Energy (calories)86.9kcal
Carotene, beta52.4µg
Zinc, Zn0.097mg
Iron, Fe0.497mg

Raw Sour Cherries with pits, 1 cup (103 grams)

NameAmountUnit
Water88.7g
Protein1.03

g

Total lipid (fat)0.309

g

Carbohydrate12.5g
Fiber, total dietary1.65g
Sugars8.74g
Vitamin C10.3mg
Choline6.28mg
NameAmountUnit
Calcium, Ca16.5mg
Magnesium, Mg9.27mg
Phosphorus, P15.4mg
Potassium, K178mg
Sodium, Na3.09mg
Energy (calories)51.5kcal
Carotene, beta793µg
Zinc, Zn0.103mg
Iron, Fe0.33mg

Garden Vegetables & Fruits Plant Preferences Profile

Specific Plant Growing Requirements and Information

Cherry

Deciduous trees

Full Sun 

Begin to bear fruit 3 to 7 years after planting

Prunus avium

10 – 25 Feet pending variety

Well-drained soil that is moisture retentive

Sweet Cherries – Zones 5 to 7

Sour Cherries – Zones 4 to 6

Cherries Detailed Growing Information

Selecting The Size of Cherry Tree

Standard sweet cherries can grow up to 25 feet, smaller when grown on a rootstock dwarfing.

Standard sour cherries can grow up to 15 feet tall, smaller if grown on the rootstock dwarfing.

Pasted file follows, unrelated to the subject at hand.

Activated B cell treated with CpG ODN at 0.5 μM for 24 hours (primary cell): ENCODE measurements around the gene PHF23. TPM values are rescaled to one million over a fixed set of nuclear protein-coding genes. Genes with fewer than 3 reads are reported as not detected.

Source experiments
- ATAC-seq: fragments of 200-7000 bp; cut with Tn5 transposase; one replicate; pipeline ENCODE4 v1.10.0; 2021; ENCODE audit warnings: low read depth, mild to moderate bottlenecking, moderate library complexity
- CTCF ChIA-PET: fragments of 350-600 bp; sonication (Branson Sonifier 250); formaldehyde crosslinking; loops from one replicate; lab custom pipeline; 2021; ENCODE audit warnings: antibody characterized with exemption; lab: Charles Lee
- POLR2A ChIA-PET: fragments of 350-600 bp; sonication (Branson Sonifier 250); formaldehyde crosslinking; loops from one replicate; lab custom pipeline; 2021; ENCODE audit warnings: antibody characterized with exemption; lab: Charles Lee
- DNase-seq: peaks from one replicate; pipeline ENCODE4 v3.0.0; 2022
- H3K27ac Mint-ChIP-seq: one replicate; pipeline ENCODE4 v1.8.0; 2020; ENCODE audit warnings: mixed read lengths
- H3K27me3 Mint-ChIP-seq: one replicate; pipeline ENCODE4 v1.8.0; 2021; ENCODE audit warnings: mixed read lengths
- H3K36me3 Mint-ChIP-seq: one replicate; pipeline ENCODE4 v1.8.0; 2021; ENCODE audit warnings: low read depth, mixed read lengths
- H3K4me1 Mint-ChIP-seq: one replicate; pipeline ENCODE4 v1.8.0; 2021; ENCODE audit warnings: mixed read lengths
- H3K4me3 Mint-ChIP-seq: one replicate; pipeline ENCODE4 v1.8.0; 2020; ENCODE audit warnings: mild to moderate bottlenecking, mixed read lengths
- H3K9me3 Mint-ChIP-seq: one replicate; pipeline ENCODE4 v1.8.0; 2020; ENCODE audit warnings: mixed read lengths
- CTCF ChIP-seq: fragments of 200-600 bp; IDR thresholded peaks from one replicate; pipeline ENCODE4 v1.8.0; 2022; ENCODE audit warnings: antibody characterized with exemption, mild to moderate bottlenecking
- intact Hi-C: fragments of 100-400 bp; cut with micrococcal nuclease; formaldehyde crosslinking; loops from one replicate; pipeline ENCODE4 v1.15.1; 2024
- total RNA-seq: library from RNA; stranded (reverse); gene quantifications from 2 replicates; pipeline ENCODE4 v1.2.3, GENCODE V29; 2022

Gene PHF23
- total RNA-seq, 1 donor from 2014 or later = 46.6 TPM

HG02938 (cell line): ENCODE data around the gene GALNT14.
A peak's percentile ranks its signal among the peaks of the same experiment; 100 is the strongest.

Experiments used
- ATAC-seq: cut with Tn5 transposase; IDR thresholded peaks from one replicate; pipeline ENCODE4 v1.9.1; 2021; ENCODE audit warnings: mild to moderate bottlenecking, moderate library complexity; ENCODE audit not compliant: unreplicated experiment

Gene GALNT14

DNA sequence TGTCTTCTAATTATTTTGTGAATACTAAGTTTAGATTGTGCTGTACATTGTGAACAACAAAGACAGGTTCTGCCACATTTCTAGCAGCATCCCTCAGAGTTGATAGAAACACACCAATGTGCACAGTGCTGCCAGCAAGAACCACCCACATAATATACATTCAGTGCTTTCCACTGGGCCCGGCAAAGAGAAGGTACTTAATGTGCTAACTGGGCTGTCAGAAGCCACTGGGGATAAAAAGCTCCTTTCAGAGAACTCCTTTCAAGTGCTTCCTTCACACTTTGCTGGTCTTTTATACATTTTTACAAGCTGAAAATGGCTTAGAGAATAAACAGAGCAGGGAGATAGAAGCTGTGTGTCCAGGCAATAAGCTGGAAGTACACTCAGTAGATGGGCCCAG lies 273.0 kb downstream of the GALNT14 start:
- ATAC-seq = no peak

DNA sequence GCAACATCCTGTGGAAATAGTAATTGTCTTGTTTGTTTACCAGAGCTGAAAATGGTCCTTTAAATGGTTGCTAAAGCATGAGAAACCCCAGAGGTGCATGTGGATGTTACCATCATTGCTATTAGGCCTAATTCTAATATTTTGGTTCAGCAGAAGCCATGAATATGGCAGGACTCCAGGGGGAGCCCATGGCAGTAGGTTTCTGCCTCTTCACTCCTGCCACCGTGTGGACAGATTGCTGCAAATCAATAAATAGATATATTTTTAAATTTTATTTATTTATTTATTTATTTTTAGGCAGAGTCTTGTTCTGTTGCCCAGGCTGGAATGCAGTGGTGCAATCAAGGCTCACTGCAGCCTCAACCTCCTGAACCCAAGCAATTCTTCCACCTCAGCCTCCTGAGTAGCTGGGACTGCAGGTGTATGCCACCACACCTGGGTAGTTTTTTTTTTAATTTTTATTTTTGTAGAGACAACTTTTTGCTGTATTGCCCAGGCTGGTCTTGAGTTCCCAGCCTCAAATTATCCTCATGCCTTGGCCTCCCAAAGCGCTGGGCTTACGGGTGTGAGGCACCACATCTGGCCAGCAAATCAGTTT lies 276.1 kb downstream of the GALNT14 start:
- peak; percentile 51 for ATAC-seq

Semi-dwarf cherries grow to approximately 12 feet high. Dwarf cherries grow to nearly 10 feet tall.

Cherries are either sold as bare-root, balled, or burlap or as container-cultivated fruit. Bare root and balladed trees are available and better planted in the spring.
Cherry trees in container are available all year round and  are best planted in late summer through spring.

Cherry Trees Rootstock

Cherries are generally grafted, meaning that their root systems are different from that of the plant producing fruit. Local nurseries typically have fruited stems (scions) grafted into a rootstock that is best grown in the area. Rootstock affects the mature tree height.

Cherry Tree Pollination

Many sweet cherries are not self-producing and require a suitable cross-pollination partner. Pollen is brought by bees or other insect pollinators from one tree to the other.

Another cherry tree ideally for pollinating would be 25-30 feet away.

The self-fertile sweet cherries are ‘Stella,’ ‘Lapins,’ ‘Starkcrimson,’ and ‘Sunburst.’

Sour cherries and duke cherries are self-fertile; only one tree is needed.

Sweet cherries do not pollinate sour cherries, but sour cherries can pollinate sweet cherries. Even though it is impossible because sweet cherries and sour cherries do not develop simultaneously.